A new study shows that hospital infections kill about 48,000 Americans every year, and that is a conservative estimate, according to the study. The research, out of the Washington D.C. think tank, Resources for the Future, finds that these are not infections that the patients would have caught anyway. Often the family of the deceased doesn’t realize that it was the hospital-acquired infection that took their loved one, such as pneumonia, not the initial illness that brought them to the hospital in the first place. “It is a staggering number and one that does not have to be,” said lead researcher, Ramanan Laxminarayan PhD, and MPH.
Most of the infections enter the body through catheters and ventilators. Some of the infections come from a bacterium that has been around for a long time, but there are an increasing number of infections that are resistant to antibiotics and are known as “superbugs.” The researchers drew their data from 69 million patients in 40 states between 1998 and 2006.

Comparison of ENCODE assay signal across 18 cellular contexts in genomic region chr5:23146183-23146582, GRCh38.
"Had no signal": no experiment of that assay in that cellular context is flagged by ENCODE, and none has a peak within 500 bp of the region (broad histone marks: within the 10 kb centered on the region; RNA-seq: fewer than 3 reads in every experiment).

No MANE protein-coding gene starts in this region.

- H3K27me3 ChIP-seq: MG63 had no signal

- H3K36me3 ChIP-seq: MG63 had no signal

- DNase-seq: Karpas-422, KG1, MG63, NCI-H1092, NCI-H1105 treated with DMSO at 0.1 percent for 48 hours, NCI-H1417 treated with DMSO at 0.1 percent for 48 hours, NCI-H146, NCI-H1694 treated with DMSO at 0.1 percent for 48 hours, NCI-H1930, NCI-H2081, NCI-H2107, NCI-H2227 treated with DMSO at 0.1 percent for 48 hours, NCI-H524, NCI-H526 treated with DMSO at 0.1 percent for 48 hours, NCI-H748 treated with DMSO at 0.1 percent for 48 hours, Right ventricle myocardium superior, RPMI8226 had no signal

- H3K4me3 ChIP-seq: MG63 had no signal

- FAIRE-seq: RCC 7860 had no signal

The solution appears to be for hospitals to institute a team approach to fight infections as they enter the hospital and to prevent them from spreading. It is also up to the family of the patient to be aware of potential signs of hospital malpractice in Jacksonville and throughout Florida. Be sure to ask the hospital about its rate of bloodstream infections and what efforts the hospital is making to reduce infections.
You should look to at or below one infection per 1,000 catheter days. A safety checklist devised by Dr. Peter Pronovost is a good guide for health care workers to follow when inserting a central line catheter. Request clinicians wash their hands every time they enter your room. And be vigilant about the soonest time a catheter can be removed from your body since it presents a risk for infection.